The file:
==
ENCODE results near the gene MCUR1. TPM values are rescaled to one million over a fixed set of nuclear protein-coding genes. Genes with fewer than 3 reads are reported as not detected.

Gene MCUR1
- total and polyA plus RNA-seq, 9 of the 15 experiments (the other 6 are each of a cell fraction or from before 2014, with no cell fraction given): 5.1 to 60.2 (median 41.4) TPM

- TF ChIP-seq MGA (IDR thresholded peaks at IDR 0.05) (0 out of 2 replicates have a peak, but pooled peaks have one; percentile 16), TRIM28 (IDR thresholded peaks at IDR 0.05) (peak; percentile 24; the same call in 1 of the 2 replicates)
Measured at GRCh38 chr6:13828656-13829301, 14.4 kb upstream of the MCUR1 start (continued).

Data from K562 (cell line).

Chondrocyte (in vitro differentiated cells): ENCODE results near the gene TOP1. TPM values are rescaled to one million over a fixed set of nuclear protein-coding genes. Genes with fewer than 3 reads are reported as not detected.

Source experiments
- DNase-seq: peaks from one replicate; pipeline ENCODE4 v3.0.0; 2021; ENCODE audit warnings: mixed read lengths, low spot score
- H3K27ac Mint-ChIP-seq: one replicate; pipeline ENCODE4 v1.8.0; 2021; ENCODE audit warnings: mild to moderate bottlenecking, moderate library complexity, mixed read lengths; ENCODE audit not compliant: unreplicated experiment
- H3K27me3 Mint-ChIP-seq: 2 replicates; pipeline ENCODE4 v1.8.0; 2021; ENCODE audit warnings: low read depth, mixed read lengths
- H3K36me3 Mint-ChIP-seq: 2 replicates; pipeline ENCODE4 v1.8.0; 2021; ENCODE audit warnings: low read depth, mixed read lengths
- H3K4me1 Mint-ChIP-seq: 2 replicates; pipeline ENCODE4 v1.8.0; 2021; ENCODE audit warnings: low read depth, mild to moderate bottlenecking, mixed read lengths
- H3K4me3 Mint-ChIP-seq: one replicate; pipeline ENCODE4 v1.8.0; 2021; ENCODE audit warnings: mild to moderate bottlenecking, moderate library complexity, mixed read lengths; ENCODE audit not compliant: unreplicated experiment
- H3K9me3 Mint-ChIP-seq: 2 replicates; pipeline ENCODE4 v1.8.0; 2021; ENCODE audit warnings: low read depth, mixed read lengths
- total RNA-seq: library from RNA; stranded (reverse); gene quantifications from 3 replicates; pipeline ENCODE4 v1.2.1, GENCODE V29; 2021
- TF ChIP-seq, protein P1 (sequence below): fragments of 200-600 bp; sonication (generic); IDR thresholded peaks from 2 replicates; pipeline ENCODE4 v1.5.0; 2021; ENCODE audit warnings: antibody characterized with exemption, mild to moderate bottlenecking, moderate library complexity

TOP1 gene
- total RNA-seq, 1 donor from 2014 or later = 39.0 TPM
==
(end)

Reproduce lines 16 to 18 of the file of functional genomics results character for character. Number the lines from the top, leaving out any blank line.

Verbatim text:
- total RNA-seq: library from RNA; stranded (reverse); gene quantifications from 3 replicates; pipeline ENCODE4 v1.2.1, GENCODE V29; 2021
- TF ChIP-seq, protein P1 (sequence below): fragments of 200-600 bp; sonication (generic); IDR thresholded peaks from 2 replicates; pipeline ENCODE4 v1.5.0; 2021; ENCODE audit warnings: antibody characterized with exemption, mild to moderate bottlenecking, moderate library complexity

TOP1 gene